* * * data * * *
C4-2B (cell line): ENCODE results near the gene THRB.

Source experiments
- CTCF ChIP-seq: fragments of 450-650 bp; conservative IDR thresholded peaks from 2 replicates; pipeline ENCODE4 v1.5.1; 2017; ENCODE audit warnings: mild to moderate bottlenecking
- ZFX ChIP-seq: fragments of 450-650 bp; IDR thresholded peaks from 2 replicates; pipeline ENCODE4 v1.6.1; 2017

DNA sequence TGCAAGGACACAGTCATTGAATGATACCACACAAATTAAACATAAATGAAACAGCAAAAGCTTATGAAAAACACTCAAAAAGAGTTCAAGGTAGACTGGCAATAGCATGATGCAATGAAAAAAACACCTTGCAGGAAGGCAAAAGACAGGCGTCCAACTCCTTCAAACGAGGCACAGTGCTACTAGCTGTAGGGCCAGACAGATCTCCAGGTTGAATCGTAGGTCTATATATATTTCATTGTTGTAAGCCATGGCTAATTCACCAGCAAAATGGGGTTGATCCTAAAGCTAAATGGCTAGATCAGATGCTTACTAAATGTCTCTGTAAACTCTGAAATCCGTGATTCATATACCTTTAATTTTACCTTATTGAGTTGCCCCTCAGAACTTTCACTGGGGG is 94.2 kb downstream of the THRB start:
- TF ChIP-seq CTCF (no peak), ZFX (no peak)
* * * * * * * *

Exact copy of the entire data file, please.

C4-2B (cell line): ENCODE results near the gene THRB.

Source experiments
- CTCF ChIP-seq: fragments of 450-650 bp; conservative IDR thresholded peaks from 2 replicates; pipeline ENCODE4 v1.5.1; 2017; ENCODE audit warnings: mild to moderate bottlenecking
- ZFX ChIP-seq: fragments of 450-650 bp; IDR thresholded peaks from 2 replicates; pipeline ENCODE4 v1.6.1; 2017

DNA sequence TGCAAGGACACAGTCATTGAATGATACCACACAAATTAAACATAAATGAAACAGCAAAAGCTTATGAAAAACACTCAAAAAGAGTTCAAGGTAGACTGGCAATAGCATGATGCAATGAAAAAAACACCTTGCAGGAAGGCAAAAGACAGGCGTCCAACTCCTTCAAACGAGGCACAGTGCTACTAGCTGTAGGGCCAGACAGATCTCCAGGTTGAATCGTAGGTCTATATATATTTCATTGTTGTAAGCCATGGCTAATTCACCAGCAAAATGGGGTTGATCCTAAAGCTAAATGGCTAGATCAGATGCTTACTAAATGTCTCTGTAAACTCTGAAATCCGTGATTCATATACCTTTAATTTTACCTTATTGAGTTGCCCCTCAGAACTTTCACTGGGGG is 94.2 kb downstream of the THRB start:
- TF ChIP-seq CTCF (no peak), ZFX (no peak)